Lesson: Observe the force of air pressure pushing on objects, using FOSS (Full Option Science System) Science kits.
Alison Blakeslee's 26 second-graders at Bellview Elementary School quickly get seated in the science lab.
The class mayor of the week, Connor McLaughlin, who doubles as the meteorologist, steps forward to announce today's temperature: "Thirty degrees." Wow, below freezing, the budding meteorologist realizes. Connor recommends jeans and sweaters for this kind of weather.
In the Classroom is a series of photography-driven reports on lessons taught in Ashland's elementary schools. If you have an idea, please send it to Heidi Monjure at email@example.com.
Ginny Sagal, the Science Lady, clicks on a large portable fan. "Watch this," she says. In front of the fan is a homemade anemometer attached to a weather vane.
The anemometer spins and the discussion begins. Wind turbines and weather vanes on barns enter the conversation. Everyone agrees air is quite a force.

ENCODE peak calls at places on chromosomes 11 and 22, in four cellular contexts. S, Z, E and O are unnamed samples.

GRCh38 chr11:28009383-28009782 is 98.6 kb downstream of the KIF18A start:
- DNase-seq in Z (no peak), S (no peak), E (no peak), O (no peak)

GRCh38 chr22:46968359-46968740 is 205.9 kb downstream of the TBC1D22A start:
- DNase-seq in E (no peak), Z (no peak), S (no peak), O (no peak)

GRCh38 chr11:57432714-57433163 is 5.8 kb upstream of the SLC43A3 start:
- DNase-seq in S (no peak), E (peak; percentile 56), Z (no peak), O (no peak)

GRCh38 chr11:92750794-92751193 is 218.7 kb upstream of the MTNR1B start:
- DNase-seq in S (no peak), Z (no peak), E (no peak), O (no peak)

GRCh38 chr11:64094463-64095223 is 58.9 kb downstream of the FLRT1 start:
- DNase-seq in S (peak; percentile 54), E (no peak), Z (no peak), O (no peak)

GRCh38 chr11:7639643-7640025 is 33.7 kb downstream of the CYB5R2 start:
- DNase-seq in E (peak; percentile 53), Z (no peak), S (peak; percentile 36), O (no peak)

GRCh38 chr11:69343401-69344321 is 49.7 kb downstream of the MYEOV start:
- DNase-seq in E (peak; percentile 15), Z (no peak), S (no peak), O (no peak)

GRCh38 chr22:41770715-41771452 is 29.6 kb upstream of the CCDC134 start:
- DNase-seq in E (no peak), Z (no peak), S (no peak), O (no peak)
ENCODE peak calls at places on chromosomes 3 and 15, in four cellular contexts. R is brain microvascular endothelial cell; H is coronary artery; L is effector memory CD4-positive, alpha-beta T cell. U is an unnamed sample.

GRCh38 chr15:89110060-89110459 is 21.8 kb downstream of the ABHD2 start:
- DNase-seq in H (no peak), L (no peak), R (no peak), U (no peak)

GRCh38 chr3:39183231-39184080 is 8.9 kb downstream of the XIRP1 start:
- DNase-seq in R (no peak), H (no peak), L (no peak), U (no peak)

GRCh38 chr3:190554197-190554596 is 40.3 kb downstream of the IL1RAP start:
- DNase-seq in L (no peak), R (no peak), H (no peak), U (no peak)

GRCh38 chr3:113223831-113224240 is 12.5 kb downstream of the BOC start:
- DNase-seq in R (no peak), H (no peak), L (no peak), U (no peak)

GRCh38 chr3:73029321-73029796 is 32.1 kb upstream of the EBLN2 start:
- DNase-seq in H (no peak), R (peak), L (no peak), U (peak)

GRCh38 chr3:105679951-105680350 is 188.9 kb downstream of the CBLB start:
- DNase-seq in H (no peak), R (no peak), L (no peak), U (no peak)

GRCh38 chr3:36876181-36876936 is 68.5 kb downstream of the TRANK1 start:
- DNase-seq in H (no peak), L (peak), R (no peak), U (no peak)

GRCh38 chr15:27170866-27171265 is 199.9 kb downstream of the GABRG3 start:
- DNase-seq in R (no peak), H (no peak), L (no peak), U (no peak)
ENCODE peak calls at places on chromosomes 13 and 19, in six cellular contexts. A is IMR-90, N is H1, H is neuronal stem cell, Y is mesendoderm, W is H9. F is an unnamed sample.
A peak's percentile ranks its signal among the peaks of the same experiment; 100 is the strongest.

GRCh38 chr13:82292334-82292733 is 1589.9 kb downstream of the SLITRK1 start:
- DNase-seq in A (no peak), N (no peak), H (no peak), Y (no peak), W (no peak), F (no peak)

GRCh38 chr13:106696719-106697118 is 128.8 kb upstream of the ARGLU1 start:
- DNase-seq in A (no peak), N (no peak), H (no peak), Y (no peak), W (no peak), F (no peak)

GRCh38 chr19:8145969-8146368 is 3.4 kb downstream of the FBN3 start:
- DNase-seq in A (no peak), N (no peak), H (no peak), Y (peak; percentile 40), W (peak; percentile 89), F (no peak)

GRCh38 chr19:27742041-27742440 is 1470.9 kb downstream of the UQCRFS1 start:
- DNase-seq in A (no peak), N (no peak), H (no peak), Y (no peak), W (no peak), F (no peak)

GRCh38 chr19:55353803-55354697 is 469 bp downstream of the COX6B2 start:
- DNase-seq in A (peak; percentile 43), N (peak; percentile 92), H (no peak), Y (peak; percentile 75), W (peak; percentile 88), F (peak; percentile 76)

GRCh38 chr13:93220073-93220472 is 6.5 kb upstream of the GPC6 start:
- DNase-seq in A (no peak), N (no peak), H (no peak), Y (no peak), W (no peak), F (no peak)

Time to construct a device that each young meteorologist can use to feel that force firsthand. Pinwheels are perfect.
Cutting and coloring begins. As Taylor Hamer colors and cuts her pinwheel, she wants to be sure I know that she always wanted to be a scientist.
Now the tricky part: poking holes, threading and taping. But wait. It doesn't spin. Drop the first straw that the pinwheel was attached to into a second, bigger straw and, as one student announces, "Voilą!"
With the help from table partners, all pinwheels are ready for the big test. Out the back door they head.
The sun has come out and there is a gentle breeze. Perfect.
The students run and run, their pinwheels spinning. All of a sudden, a few students stop and with much squealing realize their pinwheels are spinning more than ever. Mission accomplished.
How to make a pinwheel: www.youtube.com/watch?v=V-R2TugdZ-M.
— Heidi Monjure